FIT Connection for Teens: Healthy Weight
How eating, exercise, mood, and sleep all affect weight.
Cope With MOOD to Manage Weight
When stress becomes chronic, it can lead into a downward spiral of poor health habits -- and even weight gain. A recent article that reviewed studies evaluating the link between being overweight and depression found that overweight adults are more likely to become depressed. The study revealed that the reverse was also true: People who are depressed are more likely to become overweight or obese. The risk extends to children. One study found that children who identified themselves as overweight or obese were more likely to be depressed as adults.
"It's a two-way street," says David Ermer, MD, child psychiatrist with Sanford Health. "Sometimes when people feel that they're overweight, their self-esteem is lower, maybe because they are not happy with their appearance. They might be teased or bullied because of their size, and that can be stressful and lead to mood symptoms.
"Conversely, if your mood is down, part of depression can be overeating, isolating yourself, and not being as physically involved," says Ermer. "It can go both ways."
Depression isn't something to ignore. "If you have significant depression, you stop caring -- you have low energy, low motivation, you're not really as concerned about your appearance or healthy living," says Ermer. "In those situations you need to get some help." Talk with your doctor, a counselor, or spiritual leader.
How to RECHARGE to Manage Weight
When you don't RECHARGE with sleep, you are more likely to gain weight. You may have noticed that lack of sleep and weight gain often seem to go hand-in-hand. It seems to make sense -- when you are tired and stressed out, you are less likely to exercise and eat healthy foods. Researchers aren't sure exactly what it is about a lack of sleep and being overweight, but there definitely seems to be a connection -- especially for kids. One study found that kids who don't get enough sleep are more likely to be overweight by the time they reach 6th grade. And a survey of sleep studies found that too little sleep was a major risk factor for overweight and obesity -- especially for children.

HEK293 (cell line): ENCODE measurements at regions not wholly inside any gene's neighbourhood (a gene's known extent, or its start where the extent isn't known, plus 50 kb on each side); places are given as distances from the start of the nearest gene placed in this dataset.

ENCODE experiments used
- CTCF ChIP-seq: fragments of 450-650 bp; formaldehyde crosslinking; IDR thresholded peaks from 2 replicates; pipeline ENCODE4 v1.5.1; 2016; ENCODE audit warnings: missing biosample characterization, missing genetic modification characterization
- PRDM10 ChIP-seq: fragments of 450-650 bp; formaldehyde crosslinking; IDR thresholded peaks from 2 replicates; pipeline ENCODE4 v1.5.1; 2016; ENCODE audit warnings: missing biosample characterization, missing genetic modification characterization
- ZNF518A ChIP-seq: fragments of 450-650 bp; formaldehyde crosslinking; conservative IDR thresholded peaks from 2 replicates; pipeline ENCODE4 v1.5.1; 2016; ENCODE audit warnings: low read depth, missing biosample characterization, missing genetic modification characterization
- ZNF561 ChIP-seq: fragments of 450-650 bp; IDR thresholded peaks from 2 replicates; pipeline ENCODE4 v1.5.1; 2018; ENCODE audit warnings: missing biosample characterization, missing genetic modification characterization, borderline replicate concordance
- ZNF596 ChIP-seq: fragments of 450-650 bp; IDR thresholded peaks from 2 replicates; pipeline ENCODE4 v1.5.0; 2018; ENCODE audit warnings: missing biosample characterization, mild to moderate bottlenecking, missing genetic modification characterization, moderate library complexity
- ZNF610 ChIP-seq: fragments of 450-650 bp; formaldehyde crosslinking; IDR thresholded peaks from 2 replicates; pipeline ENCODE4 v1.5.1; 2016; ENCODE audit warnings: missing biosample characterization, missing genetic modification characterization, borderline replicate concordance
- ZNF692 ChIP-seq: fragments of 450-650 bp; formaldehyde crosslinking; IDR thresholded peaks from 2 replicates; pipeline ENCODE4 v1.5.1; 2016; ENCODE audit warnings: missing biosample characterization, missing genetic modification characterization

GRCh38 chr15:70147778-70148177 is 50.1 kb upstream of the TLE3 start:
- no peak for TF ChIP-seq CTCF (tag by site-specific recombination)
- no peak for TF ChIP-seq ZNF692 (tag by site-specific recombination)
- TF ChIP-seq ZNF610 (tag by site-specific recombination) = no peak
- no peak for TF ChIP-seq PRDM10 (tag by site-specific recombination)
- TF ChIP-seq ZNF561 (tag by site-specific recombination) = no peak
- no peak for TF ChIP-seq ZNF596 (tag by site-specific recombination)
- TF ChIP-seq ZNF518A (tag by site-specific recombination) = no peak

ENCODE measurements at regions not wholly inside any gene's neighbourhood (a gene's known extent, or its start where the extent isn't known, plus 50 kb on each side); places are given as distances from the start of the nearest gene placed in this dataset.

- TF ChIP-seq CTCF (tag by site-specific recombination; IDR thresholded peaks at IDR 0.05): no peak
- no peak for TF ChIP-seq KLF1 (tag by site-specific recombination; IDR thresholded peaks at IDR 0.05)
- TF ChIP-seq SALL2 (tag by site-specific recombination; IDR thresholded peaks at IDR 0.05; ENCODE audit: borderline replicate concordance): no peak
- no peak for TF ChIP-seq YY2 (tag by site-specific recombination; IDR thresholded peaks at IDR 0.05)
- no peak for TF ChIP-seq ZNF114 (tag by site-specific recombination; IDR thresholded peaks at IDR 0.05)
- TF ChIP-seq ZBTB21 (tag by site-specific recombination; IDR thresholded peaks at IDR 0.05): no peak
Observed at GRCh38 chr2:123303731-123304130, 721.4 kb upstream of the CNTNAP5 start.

Can fixing sleep problems actually help you lose weight if you don't do anything else? Not really. The only way to lose weight is to burn more calories than you take in, and while getting enough sleep may help you control your appetite, it doesn't help you burn more calories.
Keeping Everything in Balance
So where should you start? When it comes to following the FIT Platform, "I would try to emphasize a sense of balance," says Tiongson. "You can't overemphasize one thing more than another."
Look over the four FIT pillars and see what the problem areas are for you. Perhaps you already eat healthy foods and you are active. But maybe you are stretched a little thin from being involved in so many activities. Your temper may flare, or you may cry easily. Your emotional resilience may be at a low. Take a step back and set small, achievable goals.
Prioritizing each aspect of the FIT Platform is worth the effort. Because as Linda Bartholomay, LRD, a nutritionist at Sanford Health, says, "Fitness means more than having a healthy weight. Fitness is a feeling of overall wellness, where you have the ability and desire to do the things that help you have of the quality of life you desire."